President Joe Biden plans to honor the 500,000 Americans who’ve died from COVID-19 – including some 60,000-plus people who’ve died since he took office barely a month ago – with a moment of silence, marking the solemn milestone in a pandemic he once vowed to halt in its tracks.
According to this, the newly-inaugurated president, who spent months on the campaign trail criticizing President Trump for failing to get the airborne virus under control during his time in office, will commemorate the event on Monday night, the day the U.S. is expected to cross over half a million deaths since the start of the pandemic early last year.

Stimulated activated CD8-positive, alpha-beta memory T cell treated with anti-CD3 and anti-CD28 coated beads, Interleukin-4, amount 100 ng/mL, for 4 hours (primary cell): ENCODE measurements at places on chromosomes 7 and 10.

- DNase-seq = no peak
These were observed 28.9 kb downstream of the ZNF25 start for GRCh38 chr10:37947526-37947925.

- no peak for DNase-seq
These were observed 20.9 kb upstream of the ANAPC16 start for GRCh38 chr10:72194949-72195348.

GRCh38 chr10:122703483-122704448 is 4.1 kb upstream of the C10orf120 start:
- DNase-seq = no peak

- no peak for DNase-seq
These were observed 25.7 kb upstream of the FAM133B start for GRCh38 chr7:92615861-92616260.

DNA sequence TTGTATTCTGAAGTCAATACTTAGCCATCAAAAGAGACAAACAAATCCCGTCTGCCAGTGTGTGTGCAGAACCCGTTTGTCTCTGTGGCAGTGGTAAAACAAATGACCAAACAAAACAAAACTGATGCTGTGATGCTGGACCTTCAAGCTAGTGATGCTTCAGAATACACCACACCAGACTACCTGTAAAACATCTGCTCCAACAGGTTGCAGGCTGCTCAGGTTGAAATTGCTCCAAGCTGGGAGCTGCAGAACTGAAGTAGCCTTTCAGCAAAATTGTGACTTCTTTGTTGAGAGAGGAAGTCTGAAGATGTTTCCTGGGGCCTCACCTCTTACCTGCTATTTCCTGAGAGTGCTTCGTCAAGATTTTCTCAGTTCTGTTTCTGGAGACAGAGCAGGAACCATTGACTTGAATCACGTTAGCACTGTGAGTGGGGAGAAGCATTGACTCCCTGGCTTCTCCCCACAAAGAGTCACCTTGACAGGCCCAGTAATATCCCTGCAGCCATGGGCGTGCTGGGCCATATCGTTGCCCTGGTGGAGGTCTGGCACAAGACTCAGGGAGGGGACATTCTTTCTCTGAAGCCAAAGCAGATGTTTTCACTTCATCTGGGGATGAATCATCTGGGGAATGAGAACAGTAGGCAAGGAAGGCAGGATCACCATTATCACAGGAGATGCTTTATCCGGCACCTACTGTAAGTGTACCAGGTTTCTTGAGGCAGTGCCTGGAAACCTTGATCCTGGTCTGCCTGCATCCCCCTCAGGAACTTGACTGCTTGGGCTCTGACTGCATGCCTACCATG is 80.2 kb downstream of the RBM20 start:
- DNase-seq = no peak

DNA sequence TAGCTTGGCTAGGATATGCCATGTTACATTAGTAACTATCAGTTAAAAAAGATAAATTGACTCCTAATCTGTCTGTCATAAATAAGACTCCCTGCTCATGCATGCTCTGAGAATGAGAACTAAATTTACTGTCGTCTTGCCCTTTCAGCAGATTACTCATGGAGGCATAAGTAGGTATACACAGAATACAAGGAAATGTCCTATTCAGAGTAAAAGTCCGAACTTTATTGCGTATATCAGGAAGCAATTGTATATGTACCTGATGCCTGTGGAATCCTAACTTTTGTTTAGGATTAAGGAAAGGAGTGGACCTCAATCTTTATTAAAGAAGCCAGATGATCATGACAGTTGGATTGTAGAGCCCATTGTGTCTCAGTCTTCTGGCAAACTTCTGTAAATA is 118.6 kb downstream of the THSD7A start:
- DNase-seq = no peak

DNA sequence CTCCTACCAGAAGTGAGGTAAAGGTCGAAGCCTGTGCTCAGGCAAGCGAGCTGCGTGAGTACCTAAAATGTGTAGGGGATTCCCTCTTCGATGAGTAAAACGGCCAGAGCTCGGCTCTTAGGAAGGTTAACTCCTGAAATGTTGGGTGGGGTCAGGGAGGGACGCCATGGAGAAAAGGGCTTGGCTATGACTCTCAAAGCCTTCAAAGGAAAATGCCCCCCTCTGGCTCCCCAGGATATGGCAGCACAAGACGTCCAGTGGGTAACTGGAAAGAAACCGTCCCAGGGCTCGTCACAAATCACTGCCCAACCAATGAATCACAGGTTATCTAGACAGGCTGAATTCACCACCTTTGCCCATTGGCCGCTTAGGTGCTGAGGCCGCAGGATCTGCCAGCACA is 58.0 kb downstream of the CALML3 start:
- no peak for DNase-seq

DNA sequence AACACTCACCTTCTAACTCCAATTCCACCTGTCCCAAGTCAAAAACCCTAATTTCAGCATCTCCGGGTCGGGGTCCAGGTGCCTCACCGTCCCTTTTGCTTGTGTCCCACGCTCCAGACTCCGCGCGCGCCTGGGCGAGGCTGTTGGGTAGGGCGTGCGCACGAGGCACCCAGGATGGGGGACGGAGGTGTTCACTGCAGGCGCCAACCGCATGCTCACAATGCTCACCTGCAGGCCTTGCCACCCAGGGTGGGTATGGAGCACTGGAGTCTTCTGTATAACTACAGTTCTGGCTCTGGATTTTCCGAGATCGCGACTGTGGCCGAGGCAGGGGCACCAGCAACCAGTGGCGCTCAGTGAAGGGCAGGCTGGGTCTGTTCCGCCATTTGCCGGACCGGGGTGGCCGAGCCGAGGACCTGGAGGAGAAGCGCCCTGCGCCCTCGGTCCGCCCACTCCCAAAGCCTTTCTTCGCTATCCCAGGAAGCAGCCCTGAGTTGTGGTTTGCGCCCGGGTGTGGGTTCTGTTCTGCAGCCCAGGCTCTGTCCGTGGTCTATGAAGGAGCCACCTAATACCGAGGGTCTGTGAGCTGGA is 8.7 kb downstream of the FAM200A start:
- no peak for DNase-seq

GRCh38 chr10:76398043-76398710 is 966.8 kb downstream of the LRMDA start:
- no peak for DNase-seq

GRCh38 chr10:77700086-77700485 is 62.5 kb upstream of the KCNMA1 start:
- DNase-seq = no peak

“In the evening, the President will deliver remarks on the lives lost to COVID-19 in the Cross Hall. The First Lady, the Vice President, and the Second Gentleman will be in attendance,” the White House said in a statement.
Given that roughly 400,000 Americans had died from COVID-19 by the time Biden took the oath of office on January 20, basic math shows an estimated 100,000 more have died in just the 30 days since - more than 3,000 people per day.
The tragic mile-marker comes after Biden, having promised repeatedly before Election Day that he had a “plan” to “defeat the coronavirus,” admitted shortly after taking office that “there was nothing we can do to change the trajectory of the virus in the next few months,” and admitting that his previously touted, vague plan to have the nation's public schools reopened in the first 100 days of his administration actually meant having at least half of all schools open for in person learning a mere one day a week.
(Cover Photo: Gage Skidmore)